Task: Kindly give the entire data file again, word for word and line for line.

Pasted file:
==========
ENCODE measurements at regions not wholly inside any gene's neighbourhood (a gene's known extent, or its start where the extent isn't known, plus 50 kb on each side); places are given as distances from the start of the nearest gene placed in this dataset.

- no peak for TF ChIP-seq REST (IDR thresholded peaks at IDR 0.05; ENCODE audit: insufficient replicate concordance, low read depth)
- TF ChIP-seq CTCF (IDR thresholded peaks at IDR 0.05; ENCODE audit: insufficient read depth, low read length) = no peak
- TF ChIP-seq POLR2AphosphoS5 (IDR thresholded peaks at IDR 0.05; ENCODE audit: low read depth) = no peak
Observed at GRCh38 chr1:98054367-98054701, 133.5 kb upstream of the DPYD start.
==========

ENCODE measurements at regions not wholly inside any gene's neighbourhood (a gene's known extent, or its start where the extent isn't known, plus 50 kb on each side); places are given as distances from the start of the nearest gene placed in this dataset.

- no peak for TF ChIP-seq REST (IDR thresholded peaks at IDR 0.05; ENCODE audit: insufficient replicate concordance, low read depth)
- TF ChIP-seq CTCF (IDR thresholded peaks at IDR 0.05; ENCODE audit: insufficient read depth, low read length) = no peak
- TF ChIP-seq POLR2AphosphoS5 (IDR thresholded peaks at IDR 0.05; ENCODE audit: low read depth) = no peak
Observed at GRCh38 chr1:98054367-98054701, 133.5 kb upstream of the DPYD start.